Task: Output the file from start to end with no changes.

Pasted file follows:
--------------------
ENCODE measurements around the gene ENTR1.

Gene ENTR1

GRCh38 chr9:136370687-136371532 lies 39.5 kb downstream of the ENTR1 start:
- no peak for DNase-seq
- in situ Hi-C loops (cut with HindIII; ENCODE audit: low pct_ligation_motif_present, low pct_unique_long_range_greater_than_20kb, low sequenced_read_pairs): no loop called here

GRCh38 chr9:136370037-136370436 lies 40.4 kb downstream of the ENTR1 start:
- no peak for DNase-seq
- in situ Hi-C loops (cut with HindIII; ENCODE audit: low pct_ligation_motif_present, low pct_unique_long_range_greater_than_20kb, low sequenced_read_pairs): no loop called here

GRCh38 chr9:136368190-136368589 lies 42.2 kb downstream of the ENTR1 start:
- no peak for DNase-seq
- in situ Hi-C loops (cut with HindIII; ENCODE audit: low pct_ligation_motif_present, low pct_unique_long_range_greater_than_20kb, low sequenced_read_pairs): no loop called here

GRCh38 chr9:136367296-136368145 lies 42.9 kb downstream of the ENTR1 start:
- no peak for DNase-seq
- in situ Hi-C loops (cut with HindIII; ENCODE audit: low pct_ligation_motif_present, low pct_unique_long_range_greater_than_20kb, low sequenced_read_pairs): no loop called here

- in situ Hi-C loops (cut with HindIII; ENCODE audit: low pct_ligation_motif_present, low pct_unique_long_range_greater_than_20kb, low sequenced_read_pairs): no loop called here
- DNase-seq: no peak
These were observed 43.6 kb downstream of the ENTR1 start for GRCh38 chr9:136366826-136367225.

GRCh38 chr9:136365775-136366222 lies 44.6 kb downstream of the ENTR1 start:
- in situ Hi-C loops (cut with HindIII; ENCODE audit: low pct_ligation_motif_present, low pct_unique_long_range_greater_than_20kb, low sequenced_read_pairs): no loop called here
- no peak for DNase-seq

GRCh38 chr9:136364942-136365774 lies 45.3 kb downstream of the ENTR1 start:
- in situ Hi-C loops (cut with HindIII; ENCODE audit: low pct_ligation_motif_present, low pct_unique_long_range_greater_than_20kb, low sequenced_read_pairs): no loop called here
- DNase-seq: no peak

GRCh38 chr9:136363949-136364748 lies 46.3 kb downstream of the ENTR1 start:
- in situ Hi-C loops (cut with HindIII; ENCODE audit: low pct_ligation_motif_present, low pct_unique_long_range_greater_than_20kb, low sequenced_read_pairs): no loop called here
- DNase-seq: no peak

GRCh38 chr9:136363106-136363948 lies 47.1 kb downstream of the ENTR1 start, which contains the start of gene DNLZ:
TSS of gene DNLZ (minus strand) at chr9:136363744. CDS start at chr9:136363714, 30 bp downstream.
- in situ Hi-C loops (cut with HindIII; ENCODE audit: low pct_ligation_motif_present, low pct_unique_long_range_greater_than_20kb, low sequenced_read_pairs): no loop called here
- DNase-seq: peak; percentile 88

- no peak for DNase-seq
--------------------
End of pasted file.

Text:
ENCODE measurements around the gene ENTR1.

Gene ENTR1

GRCh38 chr9:136370687-136371532 lies 39.5 kb downstream of the ENTR1 start:
- no peak for DNase-seq
- in situ Hi-C loops (cut with HindIII; ENCODE audit: low pct_ligation_motif_present, low pct_unique_long_range_greater_than_20kb, low sequenced_read_pairs): no loop called here

GRCh38 chr9:136370037-136370436 lies 40.4 kb downstream of the ENTR1 start:
- no peak for DNase-seq
- in situ Hi-C loops (cut with HindIII; ENCODE audit: low pct_ligation_motif_present, low pct_unique_long_range_greater_than_20kb, low sequenced_read_pairs): no loop called here

GRCh38 chr9:136368190-136368589 lies 42.2 kb downstream of the ENTR1 start:
- no peak for DNase-seq
- in situ Hi-C loops (cut with HindIII; ENCODE audit: low pct_ligation_motif_present, low pct_unique_long_range_greater_than_20kb, low sequenced_read_pairs): no loop called here

GRCh38 chr9:136367296-136368145 lies 42.9 kb downstream of the ENTR1 start:
- no peak for DNase-seq
- in situ Hi-C loops (cut with HindIII; ENCODE audit: low pct_ligation_motif_present, low pct_unique_long_range_greater_than_20kb, low sequenced_read_pairs): no loop called here

- in situ Hi-C loops (cut with HindIII; ENCODE audit: low pct_ligation_motif_present, low pct_unique_long_range_greater_than_20kb, low sequenced_read_pairs): no loop called here
- DNase-seq: no peak
These were observed 43.6 kb downstream of the ENTR1 start for GRCh38 chr9:136366826-136367225.

GRCh38 chr9:136365775-136366222 lies 44.6 kb downstream of the ENTR1 start:
- in situ Hi-C loops (cut with HindIII; ENCODE audit: low pct_ligation_motif_present, low pct_unique_long_range_greater_than_20kb, low sequenced_read_pairs): no loop called here
- no peak for DNase-seq

GRCh38 chr9:136364942-136365774 lies 45.3 kb downstream of the ENTR1 start:
- in situ Hi-C loops (cut with HindIII; ENCODE audit: low pct_ligation_motif_present, low pct_unique_long_range_greater_than_20kb, low sequenced_read_pairs): no loop called here
- DNase-seq: no peak

GRCh38 chr9:136363949-136364748 lies 46.3 kb downstream of the ENTR1 start:
- in situ Hi-C loops (cut with HindIII; ENCODE audit: low pct_ligation_motif_present, low pct_unique_long_range_greater_than_20kb, low sequenced_read_pairs): no loop called here
- DNase-seq: no peak

GRCh38 chr9:136363106-136363948 lies 47.1 kb downstream of the ENTR1 start, which contains the start of gene DNLZ:
TSS of gene DNLZ (minus strand) at chr9:136363744. CDS start at chr9:136363714, 30 bp downstream.
- in situ Hi-C loops (cut with HindIII; ENCODE audit: low pct_ligation_motif_present, low pct_unique_long_range_greater_than_20kb, low sequenced_read_pairs): no loop called here
- DNase-seq: peak; percentile 88

- no peak for DNase-seq